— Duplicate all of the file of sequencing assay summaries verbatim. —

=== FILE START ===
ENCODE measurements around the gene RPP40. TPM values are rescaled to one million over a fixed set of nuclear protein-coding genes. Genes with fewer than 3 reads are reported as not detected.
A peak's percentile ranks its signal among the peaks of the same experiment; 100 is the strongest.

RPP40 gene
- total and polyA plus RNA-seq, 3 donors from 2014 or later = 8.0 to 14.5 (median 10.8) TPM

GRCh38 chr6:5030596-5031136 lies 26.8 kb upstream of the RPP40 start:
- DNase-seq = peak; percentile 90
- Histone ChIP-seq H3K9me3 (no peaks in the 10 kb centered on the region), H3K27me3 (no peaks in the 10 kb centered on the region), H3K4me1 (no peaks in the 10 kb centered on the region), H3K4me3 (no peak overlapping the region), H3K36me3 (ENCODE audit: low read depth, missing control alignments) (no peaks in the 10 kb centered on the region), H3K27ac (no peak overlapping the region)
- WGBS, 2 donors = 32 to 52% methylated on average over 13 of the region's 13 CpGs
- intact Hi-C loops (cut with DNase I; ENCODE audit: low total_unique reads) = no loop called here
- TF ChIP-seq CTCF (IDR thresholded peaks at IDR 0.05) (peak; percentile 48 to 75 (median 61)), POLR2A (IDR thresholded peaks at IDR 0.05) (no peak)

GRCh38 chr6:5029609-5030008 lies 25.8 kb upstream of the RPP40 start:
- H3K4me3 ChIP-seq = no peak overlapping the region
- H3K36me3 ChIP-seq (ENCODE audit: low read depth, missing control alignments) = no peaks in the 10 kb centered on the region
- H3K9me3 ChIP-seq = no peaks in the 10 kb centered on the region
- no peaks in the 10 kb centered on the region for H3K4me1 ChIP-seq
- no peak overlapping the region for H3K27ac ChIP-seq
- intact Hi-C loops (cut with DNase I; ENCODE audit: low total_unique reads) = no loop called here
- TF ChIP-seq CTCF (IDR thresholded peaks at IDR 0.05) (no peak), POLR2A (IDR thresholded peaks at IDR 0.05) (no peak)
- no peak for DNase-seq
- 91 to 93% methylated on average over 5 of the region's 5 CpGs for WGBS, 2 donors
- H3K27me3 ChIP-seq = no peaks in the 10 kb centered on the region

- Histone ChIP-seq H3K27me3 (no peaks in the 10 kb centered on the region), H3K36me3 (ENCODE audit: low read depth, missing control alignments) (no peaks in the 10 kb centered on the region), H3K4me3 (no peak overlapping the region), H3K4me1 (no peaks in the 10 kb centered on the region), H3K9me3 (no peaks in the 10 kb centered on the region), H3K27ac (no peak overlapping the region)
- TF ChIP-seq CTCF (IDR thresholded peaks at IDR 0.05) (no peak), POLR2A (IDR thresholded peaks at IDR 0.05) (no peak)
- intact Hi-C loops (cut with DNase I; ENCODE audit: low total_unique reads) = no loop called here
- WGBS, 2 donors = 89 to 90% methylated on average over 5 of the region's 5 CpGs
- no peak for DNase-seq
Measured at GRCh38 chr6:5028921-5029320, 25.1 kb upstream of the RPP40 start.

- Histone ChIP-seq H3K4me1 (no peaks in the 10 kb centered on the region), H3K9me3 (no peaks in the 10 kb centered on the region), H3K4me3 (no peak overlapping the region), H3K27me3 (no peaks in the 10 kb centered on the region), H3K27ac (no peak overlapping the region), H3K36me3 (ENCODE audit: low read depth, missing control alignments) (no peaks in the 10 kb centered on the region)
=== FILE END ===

ENCODE measurements around the gene RPP40. TPM values are rescaled to one million over a fixed set of nuclear protein-coding genes. Genes with fewer than 3 reads are reported as not detected.
A peak's percentile ranks its signal among the peaks of the same experiment; 100 is the strongest.

RPP40 gene
- total and polyA plus RNA-seq, 3 donors from 2014 or later = 8.0 to 14.5 (median 10.8) TPM

GRCh38 chr6:5030596-5031136 lies 26.8 kb upstream of the RPP40 start:
- DNase-seq = peak; percentile 90
- Histone ChIP-seq H3K9me3 (no peaks in the 10 kb centered on the region), H3K27me3 (no peaks in the 10 kb centered on the region), H3K4me1 (no peaks in the 10 kb centered on the region), H3K4me3 (no peak overlapping the region), H3K36me3 (ENCODE audit: low read depth, missing control alignments) (no peaks in the 10 kb centered on the region), H3K27ac (no peak overlapping the region)
- WGBS, 2 donors = 32 to 52% methylated on average over 13 of the region's 13 CpGs
- intact Hi-C loops (cut with DNase I; ENCODE audit: low total_unique reads) = no loop called here
- TF ChIP-seq CTCF (IDR thresholded peaks at IDR 0.05) (peak; percentile 48 to 75 (median 61)), POLR2A (IDR thresholded peaks at IDR 0.05) (no peak)

GRCh38 chr6:5029609-5030008 lies 25.8 kb upstream of the RPP40 start:
- H3K4me3 ChIP-seq = no peak overlapping the region
- H3K36me3 ChIP-seq (ENCODE audit: low read depth, missing control alignments) = no peaks in the 10 kb centered on the region
- H3K9me3 ChIP-seq = no peaks in the 10 kb centered on the region
- no peaks in the 10 kb centered on the region for H3K4me1 ChIP-seq
- no peak overlapping the region for H3K27ac ChIP-seq
- intact Hi-C loops (cut with DNase I; ENCODE audit: low total_unique reads) = no loop called here
- TF ChIP-seq CTCF (IDR thresholded peaks at IDR 0.05) (no peak), POLR2A (IDR thresholded peaks at IDR 0.05) (no peak)
- no peak for DNase-seq
- 91 to 93% methylated on average over 5 of the region's 5 CpGs for WGBS, 2 donors
- H3K27me3 ChIP-seq = no peaks in the 10 kb centered on the region

- Histone ChIP-seq H3K27me3 (no peaks in the 10 kb centered on the region), H3K36me3 (ENCODE audit: low read depth, missing control alignments) (no peaks in the 10 kb centered on the region), H3K4me3 (no peak overlapping the region), H3K4me1 (no peaks in the 10 kb centered on the region), H3K9me3 (no peaks in the 10 kb centered on the region), H3K27ac (no peak overlapping the region)
- TF ChIP-seq CTCF (IDR thresholded peaks at IDR 0.05) (no peak), POLR2A (IDR thresholded peaks at IDR 0.05) (no peak)
- intact Hi-C loops (cut with DNase I; ENCODE audit: low total_unique reads) = no loop called here
- WGBS, 2 donors = 89 to 90% methylated on average over 5 of the region's 5 CpGs
- no peak for DNase-seq
Measured at GRCh38 chr6:5028921-5029320, 25.1 kb upstream of the RPP40 start.

- Histone ChIP-seq H3K4me1 (no peaks in the 10 kb centered on the region), H3K9me3 (no peaks in the 10 kb centered on the region), H3K4me3 (no peak overlapping the region), H3K27me3 (no peaks in the 10 kb centered on the region), H3K27ac (no peak overlapping the region), H3K36me3 (ENCODE audit: low read depth, missing control alignments) (no peaks in the 10 kb centered on the region)